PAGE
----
Tutorial :C++ / openGL: Rotating a QUAD toward a point using quaternions


When I have a QUAD at a certain position, how can I rotate it in such a way that its normal points toward a given point? Imagine the colored blocks are just rectangular quads, then this image shows a bit what I mean. The quads are all oriented in such a way they point toward the center of the sphere.

alt text http://emrahgunduz.com/wp-content/uploads/2009/01/material_id_gui-600x364.jpg

Maybe this second image shows a bit more what I'm trying to do: alt text http://img689.imageshack.us/img689/3130/screenshot20100708at555.png

I'm using openGL / C++ (and the Eigen lib). And I have this code to draw a simple quad:

#include "ofMain.h"  #include "Quad.h"  Quad::Quad(Vector3f oPosition):position(oPosition) {  }    void Quad::update() {  }    void Quad::draw() {      float size = 1.3;      glColor3f(1.0f, 0.0f, 0.6f);      glPushMatrix();          glTranslatef(position.x(), position.y(), position.z());          glScalef(size, size,size);          glBegin(GL_QUADS);              glVertex3f(0,0,0);              glVertex3f(1,0,0);              glVertex3f(1,1,0);              glVertex3f(0,1,0);          glEnd();      glPopMatrix();  }  

Update 17-07 Dear reader,

Just got a little bit further with rotating the quads. I'm positioning a couple of quads randomly and then I rotate them towards a look_at vector3f using this code using the descriptions from the replies below:

void Quad::draw() {      float size = 0.5;      glColor3f(1.0f, 0.0f, 0.6f);      glPushMatrix();          Vector3f center = look_at - position;          Vector3f center_norm = center.normalized();          float r_angle   = acos(center_norm.dot(normal));          Vector3f axis = normal.normalized().cross(center_norm);            glPointSize(8);          glLineWidth(4.0f);            // draw the center point          glColor3f(1.0f, 0.0f, 0.0f);          glBegin(GL_POINTS);               glVertex3fv(look_at.data());          glEnd();            // draw the quad          glColor4f(0.0f, 0.0f, 0.0f, 0.85f);           glTranslatef(position.x(), position.y(), position.z());          glRotatef(r_angle * RAD_TO_DEG, axis.x(), axis.y(), axis.z());          glScalef(size, size,size);          glBegin(GL_QUADS);              glVertex3f(-0.5,-0.5,0);              glVertex3f(0.5,-0.5,0);              glVertex3f(0.5,0.5,0);              glVertex3f(-0.5,0.5,0);          glEnd();        glPopMatrix();  }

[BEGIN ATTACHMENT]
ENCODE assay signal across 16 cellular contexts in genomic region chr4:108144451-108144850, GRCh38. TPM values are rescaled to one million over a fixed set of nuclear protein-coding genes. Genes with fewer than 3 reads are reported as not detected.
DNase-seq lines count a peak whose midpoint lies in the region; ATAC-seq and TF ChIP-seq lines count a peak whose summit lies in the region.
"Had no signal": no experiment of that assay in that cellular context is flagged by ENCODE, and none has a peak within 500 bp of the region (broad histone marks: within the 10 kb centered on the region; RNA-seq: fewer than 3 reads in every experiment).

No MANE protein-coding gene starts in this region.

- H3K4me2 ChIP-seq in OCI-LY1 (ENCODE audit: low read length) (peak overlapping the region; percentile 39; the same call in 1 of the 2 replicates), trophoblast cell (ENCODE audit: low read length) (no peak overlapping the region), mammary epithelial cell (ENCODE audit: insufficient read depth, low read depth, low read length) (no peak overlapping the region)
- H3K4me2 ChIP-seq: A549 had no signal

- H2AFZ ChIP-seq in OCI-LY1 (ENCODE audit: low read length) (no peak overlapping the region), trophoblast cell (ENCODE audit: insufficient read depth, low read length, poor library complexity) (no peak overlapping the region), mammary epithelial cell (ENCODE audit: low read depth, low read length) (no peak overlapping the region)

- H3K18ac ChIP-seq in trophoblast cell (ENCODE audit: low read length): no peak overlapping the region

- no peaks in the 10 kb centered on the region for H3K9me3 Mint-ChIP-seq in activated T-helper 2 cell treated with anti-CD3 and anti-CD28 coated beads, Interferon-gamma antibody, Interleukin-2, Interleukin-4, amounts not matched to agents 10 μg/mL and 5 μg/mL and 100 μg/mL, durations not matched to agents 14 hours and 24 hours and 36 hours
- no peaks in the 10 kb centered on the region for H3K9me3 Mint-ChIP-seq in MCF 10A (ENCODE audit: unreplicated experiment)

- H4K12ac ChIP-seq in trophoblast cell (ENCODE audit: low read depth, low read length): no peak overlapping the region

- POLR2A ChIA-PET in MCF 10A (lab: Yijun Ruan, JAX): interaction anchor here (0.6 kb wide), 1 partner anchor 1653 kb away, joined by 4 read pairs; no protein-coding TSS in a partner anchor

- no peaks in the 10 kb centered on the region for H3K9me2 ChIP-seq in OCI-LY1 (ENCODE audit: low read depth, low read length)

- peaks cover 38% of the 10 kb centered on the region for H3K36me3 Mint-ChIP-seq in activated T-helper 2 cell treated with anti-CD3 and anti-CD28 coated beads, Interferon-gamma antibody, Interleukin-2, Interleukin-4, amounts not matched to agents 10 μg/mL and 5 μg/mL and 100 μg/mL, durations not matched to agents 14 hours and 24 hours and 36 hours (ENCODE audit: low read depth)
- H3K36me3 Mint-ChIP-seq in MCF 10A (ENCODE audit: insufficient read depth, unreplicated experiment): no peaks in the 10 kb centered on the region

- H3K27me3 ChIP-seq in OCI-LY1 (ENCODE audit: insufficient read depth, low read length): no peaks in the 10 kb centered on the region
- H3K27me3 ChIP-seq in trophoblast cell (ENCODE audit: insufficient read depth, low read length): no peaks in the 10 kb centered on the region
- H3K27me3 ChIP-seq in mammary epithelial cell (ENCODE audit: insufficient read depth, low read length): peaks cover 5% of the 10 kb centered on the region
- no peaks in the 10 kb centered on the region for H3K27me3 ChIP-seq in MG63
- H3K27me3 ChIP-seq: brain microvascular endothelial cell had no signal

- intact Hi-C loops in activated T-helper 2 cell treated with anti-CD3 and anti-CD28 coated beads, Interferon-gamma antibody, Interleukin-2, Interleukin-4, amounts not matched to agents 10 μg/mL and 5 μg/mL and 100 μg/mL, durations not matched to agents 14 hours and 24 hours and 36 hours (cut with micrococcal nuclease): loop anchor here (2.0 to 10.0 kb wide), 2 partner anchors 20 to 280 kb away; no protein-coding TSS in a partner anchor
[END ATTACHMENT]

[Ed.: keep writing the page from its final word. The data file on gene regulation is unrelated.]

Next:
The result looks like this: alt text http://img688.imageshack.us/img688/711/3drotatedquads.png

As you can see I'm almost there, though the rotation of the quads is still a bit "strange". I you see the image below with the colored quads you clearly see the difference in rotation. How can I rotate the quad in such a way I get the same result as the colored sphere below?


Rotation axis = normalize(crossproduct(currentNormal, desiredNormal))

Rotation angle = acos(dotproduct(normalize(currentNormal), normalize(desiredNormal)).

You can build either rotation matrix or quaternion from axis and angle. Exact formula can be found in any resource about quaternions.

You may need to flip angle or axis depending on whether you rotate normal around its' base or around its' tip.

Also THIS resource seems to have enough information about quaternions, rotations, and 3d space in general.


You may have already found this - http://gpwiki.org/index.php/OpenGL:Tutorials:Using_Quaternions_to_represent_rotation - but I found it useful when I last looked into this topic.


If "at a certain position" means that you know your current normal, than here is the thing:

  1. Dot product of an old and new normal is a cosine of an angle between them.
  2. Their cross product is an axis around which you should perform desired rotation
  3. Construction of rotation quaternion from given axis and angle is well documented and basic feature.
  4. Rotating the quad itself is tricky and depends on how what exactly you want it to be rotated.

Note:If u also have question or solution just comment us below or mail us on toontricks1994@gmail.com
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